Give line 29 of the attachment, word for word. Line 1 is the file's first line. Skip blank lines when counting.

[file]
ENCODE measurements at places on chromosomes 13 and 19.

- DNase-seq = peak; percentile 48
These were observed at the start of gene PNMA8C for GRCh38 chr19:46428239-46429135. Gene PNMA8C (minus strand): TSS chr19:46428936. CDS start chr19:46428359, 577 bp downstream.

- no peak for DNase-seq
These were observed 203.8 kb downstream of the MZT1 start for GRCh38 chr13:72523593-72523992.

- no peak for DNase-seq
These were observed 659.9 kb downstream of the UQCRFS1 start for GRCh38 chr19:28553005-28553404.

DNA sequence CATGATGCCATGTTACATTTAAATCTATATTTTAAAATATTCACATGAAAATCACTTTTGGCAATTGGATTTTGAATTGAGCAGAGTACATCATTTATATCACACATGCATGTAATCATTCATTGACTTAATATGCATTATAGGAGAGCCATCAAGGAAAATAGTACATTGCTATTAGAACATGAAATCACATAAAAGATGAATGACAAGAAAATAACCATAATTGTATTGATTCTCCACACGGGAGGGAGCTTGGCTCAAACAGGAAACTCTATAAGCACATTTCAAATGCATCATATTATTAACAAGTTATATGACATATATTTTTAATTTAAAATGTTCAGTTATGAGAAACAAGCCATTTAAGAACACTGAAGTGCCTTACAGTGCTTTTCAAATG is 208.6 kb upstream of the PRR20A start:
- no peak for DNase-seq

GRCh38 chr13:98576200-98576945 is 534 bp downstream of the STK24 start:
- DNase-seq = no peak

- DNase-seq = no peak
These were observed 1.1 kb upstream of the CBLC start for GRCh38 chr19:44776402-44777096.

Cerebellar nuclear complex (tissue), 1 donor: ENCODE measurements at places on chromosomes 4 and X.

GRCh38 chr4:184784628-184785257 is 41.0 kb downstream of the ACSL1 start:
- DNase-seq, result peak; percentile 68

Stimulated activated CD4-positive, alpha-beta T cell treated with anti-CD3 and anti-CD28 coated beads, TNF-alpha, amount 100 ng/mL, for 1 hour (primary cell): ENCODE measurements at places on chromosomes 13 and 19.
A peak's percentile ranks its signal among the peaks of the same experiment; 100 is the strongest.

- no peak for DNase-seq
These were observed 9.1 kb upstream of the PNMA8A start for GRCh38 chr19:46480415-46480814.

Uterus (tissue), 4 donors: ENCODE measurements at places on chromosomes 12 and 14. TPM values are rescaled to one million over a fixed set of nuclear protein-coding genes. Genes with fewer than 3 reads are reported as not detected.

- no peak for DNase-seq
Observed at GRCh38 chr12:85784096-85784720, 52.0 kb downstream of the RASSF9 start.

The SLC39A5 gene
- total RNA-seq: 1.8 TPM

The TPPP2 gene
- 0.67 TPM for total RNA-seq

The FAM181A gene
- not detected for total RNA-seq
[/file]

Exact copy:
- not detected for total RNA-seq